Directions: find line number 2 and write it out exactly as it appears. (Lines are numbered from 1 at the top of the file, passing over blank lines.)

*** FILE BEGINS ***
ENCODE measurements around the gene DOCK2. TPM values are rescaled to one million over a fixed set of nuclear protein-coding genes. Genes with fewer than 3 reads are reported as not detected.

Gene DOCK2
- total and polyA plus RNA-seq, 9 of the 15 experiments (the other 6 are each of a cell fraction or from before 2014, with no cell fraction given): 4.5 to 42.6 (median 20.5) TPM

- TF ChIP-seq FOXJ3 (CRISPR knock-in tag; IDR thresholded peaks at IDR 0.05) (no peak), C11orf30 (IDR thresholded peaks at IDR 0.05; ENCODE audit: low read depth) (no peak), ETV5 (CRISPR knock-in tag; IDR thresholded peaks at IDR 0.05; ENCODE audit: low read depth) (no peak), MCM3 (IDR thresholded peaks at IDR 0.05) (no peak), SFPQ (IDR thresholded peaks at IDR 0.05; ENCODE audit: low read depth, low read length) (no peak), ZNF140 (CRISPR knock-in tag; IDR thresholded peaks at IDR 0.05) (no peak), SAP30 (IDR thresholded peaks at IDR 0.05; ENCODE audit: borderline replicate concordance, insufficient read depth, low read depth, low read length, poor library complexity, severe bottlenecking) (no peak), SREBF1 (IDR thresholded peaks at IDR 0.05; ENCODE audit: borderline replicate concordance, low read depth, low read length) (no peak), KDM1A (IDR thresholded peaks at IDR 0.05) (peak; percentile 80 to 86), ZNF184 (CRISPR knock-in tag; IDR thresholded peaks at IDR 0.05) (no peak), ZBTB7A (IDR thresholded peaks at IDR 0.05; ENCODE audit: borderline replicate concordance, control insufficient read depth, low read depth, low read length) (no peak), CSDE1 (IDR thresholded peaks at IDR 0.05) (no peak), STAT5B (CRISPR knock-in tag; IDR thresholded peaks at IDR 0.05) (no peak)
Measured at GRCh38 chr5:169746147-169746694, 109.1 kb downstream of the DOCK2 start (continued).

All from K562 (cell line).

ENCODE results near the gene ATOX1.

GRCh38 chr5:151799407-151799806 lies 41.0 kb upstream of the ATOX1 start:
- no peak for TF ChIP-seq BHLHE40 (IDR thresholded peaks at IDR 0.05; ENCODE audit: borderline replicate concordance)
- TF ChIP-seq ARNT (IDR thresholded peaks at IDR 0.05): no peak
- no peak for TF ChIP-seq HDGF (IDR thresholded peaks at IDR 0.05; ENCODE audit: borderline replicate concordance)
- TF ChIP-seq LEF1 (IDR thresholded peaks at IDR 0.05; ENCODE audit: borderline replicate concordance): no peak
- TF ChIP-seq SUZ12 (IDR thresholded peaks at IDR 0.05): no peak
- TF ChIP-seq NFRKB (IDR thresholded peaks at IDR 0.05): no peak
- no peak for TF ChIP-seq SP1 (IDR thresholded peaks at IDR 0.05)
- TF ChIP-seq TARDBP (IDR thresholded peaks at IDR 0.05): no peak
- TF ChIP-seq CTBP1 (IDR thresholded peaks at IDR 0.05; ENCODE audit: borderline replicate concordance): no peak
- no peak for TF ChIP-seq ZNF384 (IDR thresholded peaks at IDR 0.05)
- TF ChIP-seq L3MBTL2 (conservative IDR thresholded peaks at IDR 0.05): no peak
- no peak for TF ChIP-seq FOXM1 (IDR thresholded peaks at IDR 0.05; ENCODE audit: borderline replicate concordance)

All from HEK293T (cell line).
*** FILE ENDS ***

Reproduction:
Gene DOCK2